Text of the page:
Stepping back from the technical side, it may seem obvious, but know where your teams are and what they do. I work mostly in the Wellington office, and I know without looking that our US team will usually be around in when I arrive and will check out an hour or two later, and the Indian team will arrive to work late afternoon as things are wrapping up here. Being aware of that and integrating it into your workflow will help you get a lot more done—it lets you prioritise certain work (because team x are heading home soon) while putting other work on the backburner (because team y won’t be waking up for a few hours) and really keep the wheels turning. It’s almost like poetry: the restrictions of formal structure are what give it shape.

At the same time, make sure you’re hiring in a way that gives you that vital coverage—each office should have developers, each office should have some senior management, each office should have a designer, each office should have a copywriter. It’s good to have offices specialise, but you also want a couple of people with differing skillsets everywhere you go. 

4. Talk talk talk 

Communication is always important in business, but it is doubly, triply important when working with a distributed team. It’s important to distinguish between two different types of communication: synchronous and asynchronous. A video call is synchronous chat, a Slack channel is asynchronous chat. They’re both important—synchronous chat is direct, flexible, simple, and leaves less room for error. It’s also harder to organise and often requires certain staff to get up early or stay late, and isn’t always viable for every meeting.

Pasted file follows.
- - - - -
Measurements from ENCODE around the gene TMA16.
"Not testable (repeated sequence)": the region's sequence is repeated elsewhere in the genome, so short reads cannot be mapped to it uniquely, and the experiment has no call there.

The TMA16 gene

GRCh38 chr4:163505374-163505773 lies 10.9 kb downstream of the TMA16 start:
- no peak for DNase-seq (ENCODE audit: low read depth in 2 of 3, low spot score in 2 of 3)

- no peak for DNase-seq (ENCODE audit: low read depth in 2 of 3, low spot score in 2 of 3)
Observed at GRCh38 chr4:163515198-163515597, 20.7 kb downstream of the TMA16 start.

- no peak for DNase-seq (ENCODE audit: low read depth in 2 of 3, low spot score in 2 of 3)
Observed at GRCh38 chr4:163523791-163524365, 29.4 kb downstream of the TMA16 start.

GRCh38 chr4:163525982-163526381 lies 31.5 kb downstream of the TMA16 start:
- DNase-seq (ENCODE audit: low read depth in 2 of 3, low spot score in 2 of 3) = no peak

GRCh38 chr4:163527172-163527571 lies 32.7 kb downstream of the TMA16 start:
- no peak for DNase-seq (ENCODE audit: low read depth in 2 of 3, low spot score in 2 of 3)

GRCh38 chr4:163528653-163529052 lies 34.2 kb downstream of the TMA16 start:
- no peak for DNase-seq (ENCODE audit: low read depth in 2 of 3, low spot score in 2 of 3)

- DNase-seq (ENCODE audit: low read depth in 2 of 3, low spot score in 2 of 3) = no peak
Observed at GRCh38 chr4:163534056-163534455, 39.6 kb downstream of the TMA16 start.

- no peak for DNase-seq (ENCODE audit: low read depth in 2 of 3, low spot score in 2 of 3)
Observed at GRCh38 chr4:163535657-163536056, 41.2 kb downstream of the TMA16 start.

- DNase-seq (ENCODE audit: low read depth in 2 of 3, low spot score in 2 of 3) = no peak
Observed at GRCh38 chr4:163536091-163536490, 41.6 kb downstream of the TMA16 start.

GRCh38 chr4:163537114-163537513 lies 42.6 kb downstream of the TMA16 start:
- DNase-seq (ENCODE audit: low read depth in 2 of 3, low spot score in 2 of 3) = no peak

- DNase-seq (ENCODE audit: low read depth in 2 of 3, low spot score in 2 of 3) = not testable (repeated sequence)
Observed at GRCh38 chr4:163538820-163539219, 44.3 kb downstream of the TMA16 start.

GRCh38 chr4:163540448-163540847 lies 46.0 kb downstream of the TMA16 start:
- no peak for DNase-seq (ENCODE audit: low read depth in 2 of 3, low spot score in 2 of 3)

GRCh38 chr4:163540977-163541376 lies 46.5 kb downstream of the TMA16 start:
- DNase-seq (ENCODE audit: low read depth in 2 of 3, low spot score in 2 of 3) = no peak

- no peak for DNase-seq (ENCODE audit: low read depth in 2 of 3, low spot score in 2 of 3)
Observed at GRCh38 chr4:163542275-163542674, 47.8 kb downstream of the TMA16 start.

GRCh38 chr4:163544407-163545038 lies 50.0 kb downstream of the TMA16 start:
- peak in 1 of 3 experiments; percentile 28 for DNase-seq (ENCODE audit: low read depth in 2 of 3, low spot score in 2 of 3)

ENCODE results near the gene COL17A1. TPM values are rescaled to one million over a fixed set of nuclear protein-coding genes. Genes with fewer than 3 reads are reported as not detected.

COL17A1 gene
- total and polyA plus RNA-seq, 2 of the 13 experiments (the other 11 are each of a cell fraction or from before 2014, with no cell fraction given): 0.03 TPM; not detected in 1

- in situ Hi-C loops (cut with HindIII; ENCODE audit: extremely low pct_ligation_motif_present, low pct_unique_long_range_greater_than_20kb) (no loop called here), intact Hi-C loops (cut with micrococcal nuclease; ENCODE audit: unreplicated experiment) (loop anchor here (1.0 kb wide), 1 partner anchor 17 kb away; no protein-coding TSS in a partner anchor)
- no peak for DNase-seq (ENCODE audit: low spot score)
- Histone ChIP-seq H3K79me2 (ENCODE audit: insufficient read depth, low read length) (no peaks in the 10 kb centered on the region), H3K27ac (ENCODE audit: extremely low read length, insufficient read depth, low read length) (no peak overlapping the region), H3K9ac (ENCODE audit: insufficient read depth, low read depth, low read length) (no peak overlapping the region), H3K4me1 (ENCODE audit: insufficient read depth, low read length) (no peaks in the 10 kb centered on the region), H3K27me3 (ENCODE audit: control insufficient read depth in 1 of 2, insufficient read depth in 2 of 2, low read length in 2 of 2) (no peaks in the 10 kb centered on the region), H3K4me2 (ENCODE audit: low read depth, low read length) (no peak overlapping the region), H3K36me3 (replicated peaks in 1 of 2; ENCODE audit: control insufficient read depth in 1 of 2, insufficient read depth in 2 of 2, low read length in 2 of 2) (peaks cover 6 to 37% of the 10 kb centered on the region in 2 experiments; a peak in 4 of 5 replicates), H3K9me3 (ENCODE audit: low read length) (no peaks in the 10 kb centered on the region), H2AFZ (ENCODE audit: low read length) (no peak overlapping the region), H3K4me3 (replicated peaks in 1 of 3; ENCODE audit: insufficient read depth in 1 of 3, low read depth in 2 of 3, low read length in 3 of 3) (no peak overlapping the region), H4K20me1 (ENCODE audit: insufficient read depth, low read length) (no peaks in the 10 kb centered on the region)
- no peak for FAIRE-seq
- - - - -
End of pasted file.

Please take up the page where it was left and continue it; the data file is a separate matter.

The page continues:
Ideally you want a mix: synchronous calls and meetings for when you absolutely need everybody on the same page, asynchronous chat and email for more general communication. My teams tend to mostly use async methods in our day-to-day, but we hold twice-weekly calls to keep everything on-track and we often organise extra calls if we’ve run into an unexpected issue. 

5. Small is powerful

We have over 250 staff at CodeClouds: getting them all into the same voice call would be near-impossible. Getting one developer to shift their work hours around is hard enough without trying to move the whole company, even harder if you have switched to flexible working hours. it’s important to consider when organising calls, exactly who is needed in each call and who isn’t. If there are parties you want to keep in the loop who don’t need to be there, consider sending them a recording to watch in their own time or even just an email with the minutes. 

Face time is incredibly valuable and—like all valuable things—should be reserved for the right occasion. Speaking of small and powerful: 

6. The Dazzle Factor 

This is Dazzle. She’s the office dog and CWO (Chief Woof Officer) at CodeClouds. Dazzle has advised us to engage in a strategy of supplying her with belly rubs, naps, and frequent snacks. 

Dazzle the Pug
Management have agreed that Dazzle is a very good girl. Yes she is. Yes she is

This has raised morale significantly and we intend to pivot more towards these operations in the near future. Like, for example, right now.